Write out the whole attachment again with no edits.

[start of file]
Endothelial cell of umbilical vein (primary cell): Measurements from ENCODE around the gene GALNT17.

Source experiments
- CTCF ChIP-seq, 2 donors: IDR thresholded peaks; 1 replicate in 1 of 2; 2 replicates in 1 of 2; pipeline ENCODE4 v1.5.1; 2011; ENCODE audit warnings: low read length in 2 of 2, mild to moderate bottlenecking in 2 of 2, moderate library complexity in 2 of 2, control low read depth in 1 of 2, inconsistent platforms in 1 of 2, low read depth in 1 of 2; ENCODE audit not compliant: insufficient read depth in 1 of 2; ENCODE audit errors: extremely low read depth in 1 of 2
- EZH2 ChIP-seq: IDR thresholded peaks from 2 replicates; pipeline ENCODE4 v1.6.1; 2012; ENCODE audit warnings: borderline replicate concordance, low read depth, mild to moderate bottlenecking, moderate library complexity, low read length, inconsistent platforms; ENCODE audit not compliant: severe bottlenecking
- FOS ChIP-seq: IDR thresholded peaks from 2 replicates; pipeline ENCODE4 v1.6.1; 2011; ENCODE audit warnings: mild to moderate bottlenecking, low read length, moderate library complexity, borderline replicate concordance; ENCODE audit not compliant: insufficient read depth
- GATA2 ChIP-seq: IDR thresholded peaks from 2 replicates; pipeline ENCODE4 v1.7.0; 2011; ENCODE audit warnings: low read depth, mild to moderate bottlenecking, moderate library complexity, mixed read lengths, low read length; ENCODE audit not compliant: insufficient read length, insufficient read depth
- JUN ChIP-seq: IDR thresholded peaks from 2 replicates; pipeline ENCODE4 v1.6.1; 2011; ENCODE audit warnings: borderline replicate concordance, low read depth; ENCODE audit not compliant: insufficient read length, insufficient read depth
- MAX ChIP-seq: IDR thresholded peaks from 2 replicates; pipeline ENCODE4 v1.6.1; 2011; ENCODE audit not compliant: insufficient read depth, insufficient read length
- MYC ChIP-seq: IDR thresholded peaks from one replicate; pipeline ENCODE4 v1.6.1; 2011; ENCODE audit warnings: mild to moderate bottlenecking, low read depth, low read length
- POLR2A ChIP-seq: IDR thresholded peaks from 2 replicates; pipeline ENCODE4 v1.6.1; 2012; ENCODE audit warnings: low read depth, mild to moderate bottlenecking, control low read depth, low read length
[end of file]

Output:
Endothelial cell of umbilical vein (primary cell): Measurements from ENCODE around the gene GALNT17.

Source experiments
- CTCF ChIP-seq, 2 donors: IDR thresholded peaks; 1 replicate in 1 of 2; 2 replicates in 1 of 2; pipeline ENCODE4 v1.5.1; 2011; ENCODE audit warnings: low read length in 2 of 2, mild to moderate bottlenecking in 2 of 2, moderate library complexity in 2 of 2, control low read depth in 1 of 2, inconsistent platforms in 1 of 2, low read depth in 1 of 2; ENCODE audit not compliant: insufficient read depth in 1 of 2; ENCODE audit errors: extremely low read depth in 1 of 2
- EZH2 ChIP-seq: IDR thresholded peaks from 2 replicates; pipeline ENCODE4 v1.6.1; 2012; ENCODE audit warnings: borderline replicate concordance, low read depth, mild to moderate bottlenecking, moderate library complexity, low read length, inconsistent platforms; ENCODE audit not compliant: severe bottlenecking
- FOS ChIP-seq: IDR thresholded peaks from 2 replicates; pipeline ENCODE4 v1.6.1; 2011; ENCODE audit warnings: mild to moderate bottlenecking, low read length, moderate library complexity, borderline replicate concordance; ENCODE audit not compliant: insufficient read depth
- GATA2 ChIP-seq: IDR thresholded peaks from 2 replicates; pipeline ENCODE4 v1.7.0; 2011; ENCODE audit warnings: low read depth, mild to moderate bottlenecking, moderate library complexity, mixed read lengths, low read length; ENCODE audit not compliant: insufficient read length, insufficient read depth
- JUN ChIP-seq: IDR thresholded peaks from 2 replicates; pipeline ENCODE4 v1.6.1; 2011; ENCODE audit warnings: borderline replicate concordance, low read depth; ENCODE audit not compliant: insufficient read length, insufficient read depth
- MAX ChIP-seq: IDR thresholded peaks from 2 replicates; pipeline ENCODE4 v1.6.1; 2011; ENCODE audit not compliant: insufficient read depth, insufficient read length
- MYC ChIP-seq: IDR thresholded peaks from one replicate; pipeline ENCODE4 v1.6.1; 2011; ENCODE audit warnings: mild to moderate bottlenecking, low read depth, low read length
- POLR2A ChIP-seq: IDR thresholded peaks from 2 replicates; pipeline ENCODE4 v1.6.1; 2012; ENCODE audit warnings: low read depth, mild to moderate bottlenecking, control low read depth, low read length